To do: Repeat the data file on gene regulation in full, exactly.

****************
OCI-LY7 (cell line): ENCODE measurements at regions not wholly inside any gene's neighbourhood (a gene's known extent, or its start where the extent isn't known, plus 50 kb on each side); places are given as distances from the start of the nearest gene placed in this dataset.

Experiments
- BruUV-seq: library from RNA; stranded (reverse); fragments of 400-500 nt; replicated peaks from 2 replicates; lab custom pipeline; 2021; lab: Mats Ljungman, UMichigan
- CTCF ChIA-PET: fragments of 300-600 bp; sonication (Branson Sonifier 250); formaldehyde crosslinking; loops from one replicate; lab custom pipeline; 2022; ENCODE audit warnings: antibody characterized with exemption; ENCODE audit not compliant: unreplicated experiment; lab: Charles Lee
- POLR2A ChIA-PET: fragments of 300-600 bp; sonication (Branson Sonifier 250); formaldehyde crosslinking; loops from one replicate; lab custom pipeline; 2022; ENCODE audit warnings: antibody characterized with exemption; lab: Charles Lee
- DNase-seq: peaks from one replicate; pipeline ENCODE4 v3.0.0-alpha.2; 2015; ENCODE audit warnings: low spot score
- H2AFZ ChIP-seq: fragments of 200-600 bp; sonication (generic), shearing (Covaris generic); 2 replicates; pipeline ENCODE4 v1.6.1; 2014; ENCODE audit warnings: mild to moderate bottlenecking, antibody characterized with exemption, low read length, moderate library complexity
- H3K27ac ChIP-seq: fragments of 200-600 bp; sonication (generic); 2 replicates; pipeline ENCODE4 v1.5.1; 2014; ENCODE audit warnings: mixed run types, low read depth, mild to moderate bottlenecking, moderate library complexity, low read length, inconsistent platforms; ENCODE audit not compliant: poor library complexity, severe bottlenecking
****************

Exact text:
OCI-LY7 (cell line): ENCODE measurements at regions not wholly inside any gene's neighbourhood (a gene's known extent, or its start where the extent isn't known, plus 50 kb on each side); places are given as distances from the start of the nearest gene placed in this dataset.

Experiments
- BruUV-seq: library from RNA; stranded (reverse); fragments of 400-500 nt; replicated peaks from 2 replicates; lab custom pipeline; 2021; lab: Mats Ljungman, UMichigan
- CTCF ChIA-PET: fragments of 300-600 bp; sonication (Branson Sonifier 250); formaldehyde crosslinking; loops from one replicate; lab custom pipeline; 2022; ENCODE audit warnings: antibody characterized with exemption; ENCODE audit not compliant: unreplicated experiment; lab: Charles Lee
- POLR2A ChIA-PET: fragments of 300-600 bp; sonication (Branson Sonifier 250); formaldehyde crosslinking; loops from one replicate; lab custom pipeline; 2022; ENCODE audit warnings: antibody characterized with exemption; lab: Charles Lee
- DNase-seq: peaks from one replicate; pipeline ENCODE4 v3.0.0-alpha.2; 2015; ENCODE audit warnings: low spot score
- H2AFZ ChIP-seq: fragments of 200-600 bp; sonication (generic), shearing (Covaris generic); 2 replicates; pipeline ENCODE4 v1.6.1; 2014; ENCODE audit warnings: mild to moderate bottlenecking, antibody characterized with exemption, low read length, moderate library complexity
- H3K27ac ChIP-seq: fragments of 200-600 bp; sonication (generic); 2 replicates; pipeline ENCODE4 v1.5.1; 2014; ENCODE audit warnings: mixed run types, low read depth, mild to moderate bottlenecking, moderate library complexity, low read length, inconsistent platforms; ENCODE audit not compliant: poor library complexity, severe bottlenecking